Mar 23, 2013

Visiting Africa

With all of the teenage African and American boys pairing off, in A Visit to a Chief's Son (1974), African Journey (1989), and The Great Elephant Escape (1995), you'd think that sub-Saharan Africa would easily make my list of "good places," like India or the Pacific, but it didn't.  When I was a kid in the 1960s and 1970s, I heard about Africa mostly from Tarzan movies: steaming jungles occupied by hoards of gibbering natives who were semi-nude but not very muscular, and spent all of their time trying to kill white people.  Here they plan to burn Tarzan's Boy (Johnny Sheffield) at the stake.  He was also almost drowned, forced to drink poison, attacked by a giant spider, and tied up for no particular reason.
School wasn't much better.  Our few lessons about Africa mentioned the steaming jungles and naked natives living in grass huts, fighting crocodiles and waiting for Stanley and Livingston to discover them.  Although occasionally the pictures showed some muscles (and some of the nudity), and suggested the potential for homoromantic liaisons.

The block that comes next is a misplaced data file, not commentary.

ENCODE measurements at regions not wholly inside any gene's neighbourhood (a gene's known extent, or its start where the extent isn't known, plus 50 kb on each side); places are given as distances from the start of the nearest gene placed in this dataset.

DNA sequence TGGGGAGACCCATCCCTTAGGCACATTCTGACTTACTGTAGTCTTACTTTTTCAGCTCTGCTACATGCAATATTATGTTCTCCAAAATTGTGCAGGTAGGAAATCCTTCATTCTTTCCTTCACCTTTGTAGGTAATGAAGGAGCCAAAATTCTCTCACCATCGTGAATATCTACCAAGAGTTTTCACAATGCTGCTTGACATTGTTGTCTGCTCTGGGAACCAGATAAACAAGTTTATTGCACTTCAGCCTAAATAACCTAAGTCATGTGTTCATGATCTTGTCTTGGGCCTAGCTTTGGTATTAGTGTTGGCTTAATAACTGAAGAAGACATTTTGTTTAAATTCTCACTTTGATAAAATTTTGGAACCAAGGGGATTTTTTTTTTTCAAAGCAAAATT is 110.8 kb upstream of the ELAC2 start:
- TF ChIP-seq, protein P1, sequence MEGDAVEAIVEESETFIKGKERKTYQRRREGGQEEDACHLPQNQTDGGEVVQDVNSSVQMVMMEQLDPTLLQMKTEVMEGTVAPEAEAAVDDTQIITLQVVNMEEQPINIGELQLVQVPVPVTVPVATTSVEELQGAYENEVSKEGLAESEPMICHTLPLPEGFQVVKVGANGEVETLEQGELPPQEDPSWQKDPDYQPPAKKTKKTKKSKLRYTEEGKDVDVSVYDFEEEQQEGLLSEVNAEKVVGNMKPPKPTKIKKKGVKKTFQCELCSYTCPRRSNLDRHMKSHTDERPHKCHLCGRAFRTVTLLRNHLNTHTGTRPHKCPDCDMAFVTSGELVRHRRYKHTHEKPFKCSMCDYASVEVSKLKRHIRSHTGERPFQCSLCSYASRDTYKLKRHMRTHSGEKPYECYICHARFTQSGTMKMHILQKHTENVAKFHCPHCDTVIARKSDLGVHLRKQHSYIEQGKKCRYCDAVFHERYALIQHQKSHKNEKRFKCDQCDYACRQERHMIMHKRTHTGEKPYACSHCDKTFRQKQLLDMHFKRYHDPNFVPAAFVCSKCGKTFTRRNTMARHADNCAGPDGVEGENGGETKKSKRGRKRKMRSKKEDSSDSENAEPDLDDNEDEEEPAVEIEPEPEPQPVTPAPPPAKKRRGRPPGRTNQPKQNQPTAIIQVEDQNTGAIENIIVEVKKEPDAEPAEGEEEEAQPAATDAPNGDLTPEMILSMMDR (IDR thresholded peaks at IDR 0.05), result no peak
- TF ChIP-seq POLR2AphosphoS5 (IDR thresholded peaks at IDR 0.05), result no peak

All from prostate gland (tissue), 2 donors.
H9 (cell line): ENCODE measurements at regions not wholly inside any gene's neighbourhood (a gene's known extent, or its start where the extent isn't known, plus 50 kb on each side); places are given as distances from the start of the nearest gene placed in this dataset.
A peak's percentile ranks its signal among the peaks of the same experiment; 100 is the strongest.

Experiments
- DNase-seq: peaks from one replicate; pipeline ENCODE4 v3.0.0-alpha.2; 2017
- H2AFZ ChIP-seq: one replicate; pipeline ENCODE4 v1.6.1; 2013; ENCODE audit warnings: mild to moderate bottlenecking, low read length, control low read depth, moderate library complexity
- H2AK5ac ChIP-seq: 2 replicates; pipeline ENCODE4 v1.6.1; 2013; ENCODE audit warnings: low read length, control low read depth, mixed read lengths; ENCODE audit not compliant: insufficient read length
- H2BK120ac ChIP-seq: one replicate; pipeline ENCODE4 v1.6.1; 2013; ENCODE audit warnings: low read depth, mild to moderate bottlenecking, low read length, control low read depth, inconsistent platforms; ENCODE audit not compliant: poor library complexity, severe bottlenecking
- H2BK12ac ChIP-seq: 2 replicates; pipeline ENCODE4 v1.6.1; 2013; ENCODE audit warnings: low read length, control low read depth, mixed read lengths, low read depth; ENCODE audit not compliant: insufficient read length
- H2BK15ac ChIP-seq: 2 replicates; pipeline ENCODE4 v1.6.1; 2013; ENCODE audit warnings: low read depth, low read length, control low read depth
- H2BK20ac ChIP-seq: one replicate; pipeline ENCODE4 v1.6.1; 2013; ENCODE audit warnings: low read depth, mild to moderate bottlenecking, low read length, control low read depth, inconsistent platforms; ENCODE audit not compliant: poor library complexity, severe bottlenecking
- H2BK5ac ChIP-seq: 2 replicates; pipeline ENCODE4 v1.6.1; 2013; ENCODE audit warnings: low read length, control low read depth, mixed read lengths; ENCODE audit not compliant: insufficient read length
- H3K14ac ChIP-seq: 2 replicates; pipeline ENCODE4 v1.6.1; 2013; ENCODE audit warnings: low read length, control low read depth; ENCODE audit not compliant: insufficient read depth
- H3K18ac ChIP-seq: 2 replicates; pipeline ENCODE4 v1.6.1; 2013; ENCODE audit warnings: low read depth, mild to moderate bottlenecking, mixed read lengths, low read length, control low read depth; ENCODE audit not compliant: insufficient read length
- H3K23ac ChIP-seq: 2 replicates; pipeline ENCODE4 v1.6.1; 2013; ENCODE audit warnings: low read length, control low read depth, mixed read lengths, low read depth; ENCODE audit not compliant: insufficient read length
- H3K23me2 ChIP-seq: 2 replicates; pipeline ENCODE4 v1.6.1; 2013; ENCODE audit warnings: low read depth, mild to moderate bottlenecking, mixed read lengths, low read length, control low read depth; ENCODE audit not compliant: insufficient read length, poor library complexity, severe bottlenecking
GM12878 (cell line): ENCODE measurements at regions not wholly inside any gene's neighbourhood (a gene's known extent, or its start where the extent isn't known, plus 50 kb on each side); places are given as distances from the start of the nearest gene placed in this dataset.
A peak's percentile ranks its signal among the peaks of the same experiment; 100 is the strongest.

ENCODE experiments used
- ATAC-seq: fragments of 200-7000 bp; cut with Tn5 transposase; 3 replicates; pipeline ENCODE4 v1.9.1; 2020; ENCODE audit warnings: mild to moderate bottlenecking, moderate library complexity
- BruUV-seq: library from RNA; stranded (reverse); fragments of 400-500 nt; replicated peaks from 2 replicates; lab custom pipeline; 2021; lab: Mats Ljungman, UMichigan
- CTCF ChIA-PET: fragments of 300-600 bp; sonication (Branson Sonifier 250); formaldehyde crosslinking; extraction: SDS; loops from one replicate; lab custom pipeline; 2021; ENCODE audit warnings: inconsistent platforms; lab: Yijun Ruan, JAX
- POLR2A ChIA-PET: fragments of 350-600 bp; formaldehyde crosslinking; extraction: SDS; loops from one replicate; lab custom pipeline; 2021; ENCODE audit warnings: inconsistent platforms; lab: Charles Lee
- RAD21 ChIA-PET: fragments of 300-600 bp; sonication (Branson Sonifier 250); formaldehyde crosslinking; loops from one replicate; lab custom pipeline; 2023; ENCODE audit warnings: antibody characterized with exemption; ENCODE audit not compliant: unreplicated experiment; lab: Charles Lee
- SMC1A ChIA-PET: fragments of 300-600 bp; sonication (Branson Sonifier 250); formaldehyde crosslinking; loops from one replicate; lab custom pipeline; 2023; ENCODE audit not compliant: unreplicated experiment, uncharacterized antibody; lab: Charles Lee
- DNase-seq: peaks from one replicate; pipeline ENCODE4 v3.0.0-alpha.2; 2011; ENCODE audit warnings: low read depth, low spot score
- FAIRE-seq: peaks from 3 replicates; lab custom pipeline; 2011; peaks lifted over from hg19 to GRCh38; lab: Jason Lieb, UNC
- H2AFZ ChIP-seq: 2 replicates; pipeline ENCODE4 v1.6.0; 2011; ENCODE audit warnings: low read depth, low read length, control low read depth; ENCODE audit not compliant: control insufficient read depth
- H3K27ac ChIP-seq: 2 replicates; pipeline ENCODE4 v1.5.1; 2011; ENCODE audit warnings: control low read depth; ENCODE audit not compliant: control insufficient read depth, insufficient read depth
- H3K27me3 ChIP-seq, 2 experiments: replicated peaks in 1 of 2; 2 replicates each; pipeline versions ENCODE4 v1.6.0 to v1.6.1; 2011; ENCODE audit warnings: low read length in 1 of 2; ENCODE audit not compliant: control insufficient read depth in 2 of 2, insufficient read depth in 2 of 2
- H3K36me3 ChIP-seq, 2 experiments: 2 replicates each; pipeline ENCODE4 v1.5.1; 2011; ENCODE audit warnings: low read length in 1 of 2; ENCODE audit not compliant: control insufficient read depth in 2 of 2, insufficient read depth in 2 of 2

Jungle comic books occasionally showed natives who were "civilized," though still in loincloths, but they were always in the background.  The focus was on the white European or American leads.  Here the white Dan-El is in the foreground, and the black Natongo in the background.

There were also two tv series about Americans in a more modern Africa: Daktari (1966-69), starring Yale Summers (left) and Hari Rhodes (right), and Cowboy in Africa (1967-68), starring Chuck Connors.  I never saw them.

I heard about the real Africa some time later, but it didn't help much.  Sub-Saharan Africa today has some of the most repressively homophobic regimes on the planet.

1 comment:

  1. I watched "Daktari." It was produced by Ivan Tors, who also produced "Flipper," but there were no shirtless scenes.


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